President Donald Trump is at his New Jersey country club for the next two-and-a-half weeks, but headaches from Washington could follow him to the golf course. The investigation into the president and his campaign is said to be accelerating, while allies in Congress are moving to check his power. Josh Robin filed the following report.
On the way to his New Jersey golf club, President Donald Trump ignored questions about an ongoing investigation.
The special prosecutor isn't talking, either. But Robert Mueller appears to be crossing an important threshold. He's impaneled a grand jury in Washington, required for interviews and documents into alleged Russian involvement in his campaign, and possibly more.
"This would be far from the first case in which an investigation started with one basis ends up pursuing issues that weren't apparent to anybody at the outset," said former federal prosecutor Brian Jacobs.
Trump is pre-emptively dismissing the investigation as partisan.
"They're trying to cheat out of the leadership you want with a fake story that is demeaning to all of us," Trump said.
But the Senate, led by Trump's own party, doesn't see it as fake. They've arranged to block Trump from appointing a new attorney general during the Senate vacation.
Trump has complained Jeff Sessions' recusal from the Russia probe is why the president is under investigation.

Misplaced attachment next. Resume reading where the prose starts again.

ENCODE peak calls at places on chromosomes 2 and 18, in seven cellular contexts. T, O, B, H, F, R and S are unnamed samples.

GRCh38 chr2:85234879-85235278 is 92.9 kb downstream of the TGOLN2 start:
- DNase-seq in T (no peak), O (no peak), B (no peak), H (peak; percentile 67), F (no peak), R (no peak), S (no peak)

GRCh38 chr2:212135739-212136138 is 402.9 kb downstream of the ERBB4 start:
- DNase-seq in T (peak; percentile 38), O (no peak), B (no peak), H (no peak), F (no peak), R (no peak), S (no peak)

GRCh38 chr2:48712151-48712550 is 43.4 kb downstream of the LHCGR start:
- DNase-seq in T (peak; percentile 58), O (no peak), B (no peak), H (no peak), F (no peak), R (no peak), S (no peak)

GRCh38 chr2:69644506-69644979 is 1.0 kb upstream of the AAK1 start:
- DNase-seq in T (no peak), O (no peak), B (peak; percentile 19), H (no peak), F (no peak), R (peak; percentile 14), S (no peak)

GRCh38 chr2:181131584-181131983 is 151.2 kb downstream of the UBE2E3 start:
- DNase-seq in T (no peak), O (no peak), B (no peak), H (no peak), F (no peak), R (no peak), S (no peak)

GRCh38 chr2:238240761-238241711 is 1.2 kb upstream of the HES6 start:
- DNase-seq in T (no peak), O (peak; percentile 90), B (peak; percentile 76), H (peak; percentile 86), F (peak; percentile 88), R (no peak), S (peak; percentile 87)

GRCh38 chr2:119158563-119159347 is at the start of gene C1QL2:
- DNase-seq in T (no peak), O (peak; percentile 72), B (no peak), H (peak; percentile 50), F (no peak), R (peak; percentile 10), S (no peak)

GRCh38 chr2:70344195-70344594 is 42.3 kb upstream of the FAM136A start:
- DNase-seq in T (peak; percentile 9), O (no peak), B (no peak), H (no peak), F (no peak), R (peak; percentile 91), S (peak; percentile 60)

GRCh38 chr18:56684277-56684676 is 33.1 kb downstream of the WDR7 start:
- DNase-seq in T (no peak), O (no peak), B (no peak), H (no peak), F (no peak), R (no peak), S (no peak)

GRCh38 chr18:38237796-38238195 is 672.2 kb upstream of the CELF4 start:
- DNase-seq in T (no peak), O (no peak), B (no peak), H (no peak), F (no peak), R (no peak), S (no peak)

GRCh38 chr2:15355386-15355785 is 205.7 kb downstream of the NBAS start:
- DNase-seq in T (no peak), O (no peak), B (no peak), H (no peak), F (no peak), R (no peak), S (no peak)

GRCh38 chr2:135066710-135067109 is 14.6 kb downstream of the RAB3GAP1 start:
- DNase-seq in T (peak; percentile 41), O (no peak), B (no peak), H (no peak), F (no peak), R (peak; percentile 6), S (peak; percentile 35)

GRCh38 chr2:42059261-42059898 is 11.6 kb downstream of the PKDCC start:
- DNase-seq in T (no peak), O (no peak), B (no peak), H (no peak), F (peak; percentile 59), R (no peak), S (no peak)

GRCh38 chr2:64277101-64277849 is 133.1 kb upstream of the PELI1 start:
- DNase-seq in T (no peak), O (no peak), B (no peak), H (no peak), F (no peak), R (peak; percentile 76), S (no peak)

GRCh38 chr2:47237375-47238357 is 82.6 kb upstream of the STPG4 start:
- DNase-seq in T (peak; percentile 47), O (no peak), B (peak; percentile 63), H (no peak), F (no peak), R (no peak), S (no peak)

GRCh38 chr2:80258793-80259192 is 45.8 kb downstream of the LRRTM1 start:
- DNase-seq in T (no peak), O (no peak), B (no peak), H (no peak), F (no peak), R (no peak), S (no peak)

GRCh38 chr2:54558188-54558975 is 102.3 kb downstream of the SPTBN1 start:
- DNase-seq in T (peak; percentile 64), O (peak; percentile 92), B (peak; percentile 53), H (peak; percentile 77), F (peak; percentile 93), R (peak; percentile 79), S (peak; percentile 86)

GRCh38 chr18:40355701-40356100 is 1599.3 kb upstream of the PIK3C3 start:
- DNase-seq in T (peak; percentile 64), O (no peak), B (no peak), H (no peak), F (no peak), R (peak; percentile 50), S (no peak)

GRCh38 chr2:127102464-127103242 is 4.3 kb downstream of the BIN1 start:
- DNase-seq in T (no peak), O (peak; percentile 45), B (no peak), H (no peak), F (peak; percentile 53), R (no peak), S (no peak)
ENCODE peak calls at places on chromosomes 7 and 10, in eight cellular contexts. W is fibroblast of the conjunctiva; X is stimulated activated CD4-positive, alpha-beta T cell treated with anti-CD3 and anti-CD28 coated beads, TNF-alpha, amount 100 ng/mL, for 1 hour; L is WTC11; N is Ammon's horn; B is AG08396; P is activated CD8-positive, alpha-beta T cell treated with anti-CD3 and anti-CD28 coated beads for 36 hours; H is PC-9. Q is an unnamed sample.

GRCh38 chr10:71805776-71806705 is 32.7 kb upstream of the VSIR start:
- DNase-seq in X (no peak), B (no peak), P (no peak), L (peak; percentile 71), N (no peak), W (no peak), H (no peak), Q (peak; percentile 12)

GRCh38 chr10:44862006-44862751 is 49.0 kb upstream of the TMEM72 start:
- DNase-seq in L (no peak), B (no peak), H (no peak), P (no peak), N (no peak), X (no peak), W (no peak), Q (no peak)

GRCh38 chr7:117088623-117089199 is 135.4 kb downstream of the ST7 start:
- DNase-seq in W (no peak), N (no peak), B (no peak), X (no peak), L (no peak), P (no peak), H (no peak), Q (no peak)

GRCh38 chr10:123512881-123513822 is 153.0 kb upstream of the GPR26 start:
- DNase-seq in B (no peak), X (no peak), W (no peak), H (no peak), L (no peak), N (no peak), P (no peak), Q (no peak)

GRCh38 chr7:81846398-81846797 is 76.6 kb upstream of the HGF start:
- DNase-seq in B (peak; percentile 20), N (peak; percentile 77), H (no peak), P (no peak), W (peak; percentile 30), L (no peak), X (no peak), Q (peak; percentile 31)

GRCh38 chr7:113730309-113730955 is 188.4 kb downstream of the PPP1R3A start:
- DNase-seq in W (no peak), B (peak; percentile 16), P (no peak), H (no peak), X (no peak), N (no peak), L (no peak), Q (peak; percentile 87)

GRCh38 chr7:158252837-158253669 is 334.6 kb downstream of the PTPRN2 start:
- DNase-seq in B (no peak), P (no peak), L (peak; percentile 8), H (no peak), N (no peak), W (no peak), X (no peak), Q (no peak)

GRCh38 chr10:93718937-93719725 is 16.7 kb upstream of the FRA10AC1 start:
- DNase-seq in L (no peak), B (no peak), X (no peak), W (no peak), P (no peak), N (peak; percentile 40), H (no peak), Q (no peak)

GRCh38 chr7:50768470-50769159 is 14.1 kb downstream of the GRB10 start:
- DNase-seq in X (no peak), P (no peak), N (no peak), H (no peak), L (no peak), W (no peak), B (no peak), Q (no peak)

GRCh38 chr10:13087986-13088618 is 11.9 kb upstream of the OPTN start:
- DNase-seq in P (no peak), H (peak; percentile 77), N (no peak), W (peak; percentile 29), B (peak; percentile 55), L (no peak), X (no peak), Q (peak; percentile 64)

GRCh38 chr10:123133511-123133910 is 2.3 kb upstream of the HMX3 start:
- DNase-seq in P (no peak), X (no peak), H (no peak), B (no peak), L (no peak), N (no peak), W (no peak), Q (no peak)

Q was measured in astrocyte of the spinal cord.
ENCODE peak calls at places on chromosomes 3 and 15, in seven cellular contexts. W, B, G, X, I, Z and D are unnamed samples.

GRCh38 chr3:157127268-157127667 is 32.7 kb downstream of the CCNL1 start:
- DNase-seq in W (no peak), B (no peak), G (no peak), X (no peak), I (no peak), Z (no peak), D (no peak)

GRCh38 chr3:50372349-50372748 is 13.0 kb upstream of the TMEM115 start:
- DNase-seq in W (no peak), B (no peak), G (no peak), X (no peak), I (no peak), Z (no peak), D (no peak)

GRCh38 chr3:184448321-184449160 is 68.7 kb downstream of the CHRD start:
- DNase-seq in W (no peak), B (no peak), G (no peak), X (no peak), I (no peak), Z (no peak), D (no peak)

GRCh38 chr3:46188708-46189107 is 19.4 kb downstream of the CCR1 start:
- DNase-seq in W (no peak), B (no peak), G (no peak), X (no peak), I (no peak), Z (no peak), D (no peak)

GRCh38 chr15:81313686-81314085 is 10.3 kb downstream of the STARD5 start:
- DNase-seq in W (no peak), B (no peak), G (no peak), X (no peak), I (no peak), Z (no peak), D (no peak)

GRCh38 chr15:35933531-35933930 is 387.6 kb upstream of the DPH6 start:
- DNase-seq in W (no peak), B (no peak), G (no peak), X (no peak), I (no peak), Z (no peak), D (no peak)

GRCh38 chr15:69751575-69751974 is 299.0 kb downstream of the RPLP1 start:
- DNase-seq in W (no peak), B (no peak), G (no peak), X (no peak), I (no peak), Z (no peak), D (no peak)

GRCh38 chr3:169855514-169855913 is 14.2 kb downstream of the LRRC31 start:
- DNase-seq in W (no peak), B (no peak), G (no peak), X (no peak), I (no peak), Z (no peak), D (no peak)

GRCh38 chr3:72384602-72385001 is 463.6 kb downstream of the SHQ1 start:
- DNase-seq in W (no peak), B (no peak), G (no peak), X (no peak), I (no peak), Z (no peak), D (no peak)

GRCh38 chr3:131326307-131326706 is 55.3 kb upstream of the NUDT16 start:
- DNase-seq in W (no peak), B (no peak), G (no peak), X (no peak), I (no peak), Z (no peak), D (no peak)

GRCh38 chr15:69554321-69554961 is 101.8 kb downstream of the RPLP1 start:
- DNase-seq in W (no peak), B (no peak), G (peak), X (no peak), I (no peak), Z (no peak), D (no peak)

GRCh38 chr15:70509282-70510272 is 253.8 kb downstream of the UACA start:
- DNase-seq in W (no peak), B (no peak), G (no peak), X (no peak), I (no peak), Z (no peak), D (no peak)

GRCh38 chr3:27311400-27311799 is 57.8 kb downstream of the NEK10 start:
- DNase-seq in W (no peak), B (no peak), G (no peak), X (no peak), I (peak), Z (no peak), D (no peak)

Sessions must have pleased Trump Friday, ramping up probes into unauthorized disclosures.
"Here's what I want to tell every American today. This nation must end this culture of leaks," Sessions said.
"It will be interesting to see whether any of these prosecutions actually pan out," Jacobs said.
Brian Jacobs was an assistant U.S attorney under Preet Bharara and is now a lawyer with the firm of Morvillo Abramowtiz. He says while some leaks jeopardize investigations, juries may not care about those that simply damage the president politically.
"Any time a prosecutor is presenting a criminal case to a jury, the jury is going to be asking themselves whether it's an appropriate use of the criminal justice system," Jacobs said.
Meanwhile, in the president's hometown, Trump's company has apparently been in a lease dispute with the U.S. Secret Service.
The Secret Service is now operating out of a trailer after it was kicked out from a unit below the president's apartment.
The Secret Service tells the Washington Post the move doesn't impact their overall security plan.